PSN-L Email List Message

Subject: Re: tin cries - dithering
From: Brett Nordgren brett3nt@.............
Date: Tue, 16 Aug 2011 13:10:50 -0400

Hi Chris,

Thanks for your suggestion.  I understand your approach, though 
implementing it will be a bit difficult.

Normally, to get a decent idea of long-period noise we have to record 
for at least a day, and preferably several.  And to separate 
instrument noise unambiguously from true ground noise we would need 
to record three instruments and use correlation techniques to 
distinguish their individual noise contributions.
Sleeman, Wettum and Trampert
"Three-Channel Correlation Analysis: A New Technique to Measure 
Instrumental Noise of Digitizers and Seismic Sensors"
BSSA v96 n1 p258

As it stands, at the lowest frequencies, the noise spectrum we 
normally see rises smoothly as 1/f and looks almost exactly like the 
best instruments except, of course, it's not as low.  It is entirely 
possible that some of the noise we see may be true ground noise.  We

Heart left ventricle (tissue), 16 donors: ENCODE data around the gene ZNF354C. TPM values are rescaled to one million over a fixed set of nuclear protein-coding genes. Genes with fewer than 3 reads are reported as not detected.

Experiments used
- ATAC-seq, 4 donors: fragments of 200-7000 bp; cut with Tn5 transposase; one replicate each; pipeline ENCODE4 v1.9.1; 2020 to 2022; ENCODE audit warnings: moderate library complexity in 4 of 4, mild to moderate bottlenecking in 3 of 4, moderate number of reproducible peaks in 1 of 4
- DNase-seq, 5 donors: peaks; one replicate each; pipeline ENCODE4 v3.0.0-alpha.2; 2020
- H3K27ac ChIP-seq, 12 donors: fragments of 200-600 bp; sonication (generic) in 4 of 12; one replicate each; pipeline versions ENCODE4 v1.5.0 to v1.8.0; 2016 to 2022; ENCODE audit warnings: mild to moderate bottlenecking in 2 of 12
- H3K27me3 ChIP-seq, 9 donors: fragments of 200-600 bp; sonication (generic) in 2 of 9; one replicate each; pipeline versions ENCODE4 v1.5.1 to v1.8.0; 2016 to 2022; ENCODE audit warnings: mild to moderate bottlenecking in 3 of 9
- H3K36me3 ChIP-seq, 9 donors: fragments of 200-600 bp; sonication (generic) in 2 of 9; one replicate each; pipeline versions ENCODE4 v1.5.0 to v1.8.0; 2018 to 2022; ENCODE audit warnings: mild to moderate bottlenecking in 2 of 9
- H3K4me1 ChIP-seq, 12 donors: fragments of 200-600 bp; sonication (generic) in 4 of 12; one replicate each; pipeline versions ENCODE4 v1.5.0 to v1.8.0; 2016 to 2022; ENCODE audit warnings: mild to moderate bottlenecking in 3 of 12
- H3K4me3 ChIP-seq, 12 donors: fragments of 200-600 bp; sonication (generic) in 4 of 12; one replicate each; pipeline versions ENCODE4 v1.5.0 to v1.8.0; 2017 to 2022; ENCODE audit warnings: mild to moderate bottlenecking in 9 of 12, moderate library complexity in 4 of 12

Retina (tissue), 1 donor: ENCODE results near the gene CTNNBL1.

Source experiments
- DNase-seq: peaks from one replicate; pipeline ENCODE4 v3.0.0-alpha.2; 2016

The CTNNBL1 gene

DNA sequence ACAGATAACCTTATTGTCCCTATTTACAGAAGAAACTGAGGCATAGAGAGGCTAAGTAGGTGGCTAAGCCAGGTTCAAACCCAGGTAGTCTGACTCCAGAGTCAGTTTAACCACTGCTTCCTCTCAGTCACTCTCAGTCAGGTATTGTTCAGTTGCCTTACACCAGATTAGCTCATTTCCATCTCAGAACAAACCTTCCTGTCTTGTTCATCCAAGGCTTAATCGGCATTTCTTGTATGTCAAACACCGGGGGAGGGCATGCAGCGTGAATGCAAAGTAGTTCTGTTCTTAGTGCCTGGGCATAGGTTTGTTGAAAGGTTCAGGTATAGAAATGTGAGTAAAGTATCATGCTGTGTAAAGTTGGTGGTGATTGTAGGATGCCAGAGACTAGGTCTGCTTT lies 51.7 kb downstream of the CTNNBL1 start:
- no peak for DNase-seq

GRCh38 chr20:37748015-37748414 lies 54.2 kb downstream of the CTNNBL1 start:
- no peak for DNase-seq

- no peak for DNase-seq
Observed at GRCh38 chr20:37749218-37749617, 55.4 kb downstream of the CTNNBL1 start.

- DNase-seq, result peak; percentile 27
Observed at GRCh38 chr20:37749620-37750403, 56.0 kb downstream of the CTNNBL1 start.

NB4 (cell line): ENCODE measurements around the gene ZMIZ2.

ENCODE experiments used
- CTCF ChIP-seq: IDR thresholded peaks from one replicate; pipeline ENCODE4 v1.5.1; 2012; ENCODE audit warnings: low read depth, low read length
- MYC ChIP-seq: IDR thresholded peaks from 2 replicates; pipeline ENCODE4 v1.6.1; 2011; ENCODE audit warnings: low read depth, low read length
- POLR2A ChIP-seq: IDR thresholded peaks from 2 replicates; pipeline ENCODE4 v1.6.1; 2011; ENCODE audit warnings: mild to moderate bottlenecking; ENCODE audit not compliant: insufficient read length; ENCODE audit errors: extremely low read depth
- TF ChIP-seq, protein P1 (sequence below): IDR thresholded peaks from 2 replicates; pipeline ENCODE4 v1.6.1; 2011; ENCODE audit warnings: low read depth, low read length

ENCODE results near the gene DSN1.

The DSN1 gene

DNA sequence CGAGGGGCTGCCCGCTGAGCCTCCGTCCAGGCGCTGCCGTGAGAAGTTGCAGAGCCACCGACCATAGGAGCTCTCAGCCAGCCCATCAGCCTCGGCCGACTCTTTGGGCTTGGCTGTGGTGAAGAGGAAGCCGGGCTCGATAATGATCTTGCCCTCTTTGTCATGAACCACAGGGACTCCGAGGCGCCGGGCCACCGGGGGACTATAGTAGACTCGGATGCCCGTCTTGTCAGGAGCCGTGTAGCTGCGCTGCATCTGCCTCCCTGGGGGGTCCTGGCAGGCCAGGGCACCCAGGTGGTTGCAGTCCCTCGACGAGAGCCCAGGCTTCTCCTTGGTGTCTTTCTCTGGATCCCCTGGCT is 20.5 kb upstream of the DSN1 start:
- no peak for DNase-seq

just don't have a quiet enough location to tell without playing the 
correlation game, which could be a pain.

If anyone could suggest what is the magnitude of the effect on the 
spring characteristics, I could at least model the instrument 
response to such stepwise force changes.  Someone must have studied 
this and come up with some real numbers.

Wouldn't the six-second microseisms be an effective dither 
mechanism?  They're usually large compared with everything else.


At 10:01 AM 8/16/2011, you wrote:
>Hi Brett,
>     I would suggest a purely practical approach. Add another small 
> winding to force feed
>back coil. Drive it from a variable AC sinewave current source at 5x 
>to 10x the cutoff
>frequency of your Low Pass fllter, so that you can't see any 
>oscillatory response. Then
>monitor how the very long period background noise detected changes, 
>as the drive
>current is increased ?
>     Regards,
>     Chris
>>From: Brett Nordgren brett3nt@.............
>>Subject: Re: tin cries
>>What amount of dither do you think would be adequate?  I suppose it
>>could best be expressed as variation in the spring strain, or in
>>whatever other way you suggest.


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